Emperor Gum Moth

I’ve been waiting to see one of these guys since I was seven years old and my classmate brought one of the caterpillars to school for show and tell. I could never even find a caterpillar. It’s an Emperor Gum moth, introduced to New Zealand from Australia in 1939. The adults live for only two weeks, without feeding, just to mate and lay eggs.

I nearly missed him, even though his wingspan was nearly the length of my outstretched hand. He was lurking on a footpath at the base of a wall. I was there again the next day but he was gone.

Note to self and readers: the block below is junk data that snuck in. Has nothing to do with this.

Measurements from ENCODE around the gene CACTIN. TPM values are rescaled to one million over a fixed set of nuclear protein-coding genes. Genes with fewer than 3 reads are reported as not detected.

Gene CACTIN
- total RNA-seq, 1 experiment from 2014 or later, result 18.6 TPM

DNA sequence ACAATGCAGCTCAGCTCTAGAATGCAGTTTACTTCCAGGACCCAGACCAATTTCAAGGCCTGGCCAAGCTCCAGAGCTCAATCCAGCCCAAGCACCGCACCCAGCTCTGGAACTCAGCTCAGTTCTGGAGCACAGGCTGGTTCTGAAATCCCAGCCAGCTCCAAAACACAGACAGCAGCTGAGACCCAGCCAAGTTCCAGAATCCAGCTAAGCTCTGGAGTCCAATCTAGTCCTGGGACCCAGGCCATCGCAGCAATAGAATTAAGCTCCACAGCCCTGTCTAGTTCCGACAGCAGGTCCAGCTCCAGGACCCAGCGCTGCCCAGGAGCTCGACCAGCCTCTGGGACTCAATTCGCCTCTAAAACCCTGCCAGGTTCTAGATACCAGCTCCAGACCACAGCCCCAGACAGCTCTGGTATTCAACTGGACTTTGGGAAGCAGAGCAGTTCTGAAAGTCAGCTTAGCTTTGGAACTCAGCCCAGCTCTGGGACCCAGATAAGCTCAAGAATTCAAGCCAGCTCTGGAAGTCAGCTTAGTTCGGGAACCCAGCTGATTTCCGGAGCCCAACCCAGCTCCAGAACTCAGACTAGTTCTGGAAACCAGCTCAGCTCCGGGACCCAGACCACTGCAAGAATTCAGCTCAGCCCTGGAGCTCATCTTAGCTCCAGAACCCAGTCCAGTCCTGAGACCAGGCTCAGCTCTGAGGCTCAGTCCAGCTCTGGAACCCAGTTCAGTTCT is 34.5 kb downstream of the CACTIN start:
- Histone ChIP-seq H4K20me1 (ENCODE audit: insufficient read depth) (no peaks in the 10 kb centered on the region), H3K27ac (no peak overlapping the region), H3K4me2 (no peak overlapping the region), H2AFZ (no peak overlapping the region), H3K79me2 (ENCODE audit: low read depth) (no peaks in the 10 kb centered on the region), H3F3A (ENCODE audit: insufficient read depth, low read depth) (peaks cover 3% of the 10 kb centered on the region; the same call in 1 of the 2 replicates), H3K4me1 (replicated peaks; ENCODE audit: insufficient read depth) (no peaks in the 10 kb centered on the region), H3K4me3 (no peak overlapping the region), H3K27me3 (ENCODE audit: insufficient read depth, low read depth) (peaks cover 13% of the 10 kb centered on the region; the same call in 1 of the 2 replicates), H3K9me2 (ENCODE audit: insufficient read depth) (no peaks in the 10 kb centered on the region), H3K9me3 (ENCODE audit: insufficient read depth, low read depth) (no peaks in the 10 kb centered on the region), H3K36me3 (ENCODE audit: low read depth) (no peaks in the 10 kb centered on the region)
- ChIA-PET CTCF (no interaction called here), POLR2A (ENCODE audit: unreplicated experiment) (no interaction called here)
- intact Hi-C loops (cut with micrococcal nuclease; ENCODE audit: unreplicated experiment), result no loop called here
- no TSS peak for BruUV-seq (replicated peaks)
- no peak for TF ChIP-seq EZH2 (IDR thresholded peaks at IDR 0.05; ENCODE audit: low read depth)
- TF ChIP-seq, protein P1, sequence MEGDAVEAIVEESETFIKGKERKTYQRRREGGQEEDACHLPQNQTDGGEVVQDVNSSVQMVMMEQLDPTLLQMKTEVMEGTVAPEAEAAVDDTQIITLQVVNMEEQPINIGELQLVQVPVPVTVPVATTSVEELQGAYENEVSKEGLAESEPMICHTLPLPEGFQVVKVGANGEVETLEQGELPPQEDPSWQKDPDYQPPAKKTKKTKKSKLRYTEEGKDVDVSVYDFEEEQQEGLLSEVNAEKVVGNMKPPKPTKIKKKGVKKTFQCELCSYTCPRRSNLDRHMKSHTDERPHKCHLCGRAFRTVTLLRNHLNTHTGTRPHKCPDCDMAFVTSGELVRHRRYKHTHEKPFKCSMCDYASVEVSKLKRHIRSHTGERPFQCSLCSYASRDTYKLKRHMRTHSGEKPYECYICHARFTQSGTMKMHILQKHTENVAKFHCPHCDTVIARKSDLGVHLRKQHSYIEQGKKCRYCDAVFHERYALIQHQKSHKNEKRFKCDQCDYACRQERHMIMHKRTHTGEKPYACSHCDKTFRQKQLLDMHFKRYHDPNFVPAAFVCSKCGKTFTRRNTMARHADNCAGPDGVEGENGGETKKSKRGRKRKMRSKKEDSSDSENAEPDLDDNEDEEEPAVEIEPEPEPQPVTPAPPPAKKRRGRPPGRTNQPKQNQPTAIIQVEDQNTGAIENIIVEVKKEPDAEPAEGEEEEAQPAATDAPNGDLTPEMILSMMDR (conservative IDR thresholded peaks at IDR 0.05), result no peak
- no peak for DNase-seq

This is an amazing planet. I’m so happy to live on it.

Thanks, Universe.

moth 2moth 1

Ticks

Related to my Morgellons interest, Aeon has a fabulous in-depth piece by Mary Beth Pfeiffer on the increasing impact of ticks and tick-borne illness in the crest of climate change.

Apparently, this is an excerpt from Pfeiffer’s book Lyme: The First Epidemic of Climate Change which comes out later this month. There’s no Kindle edition listed presently: I hope the publisher adds one so I can check it out.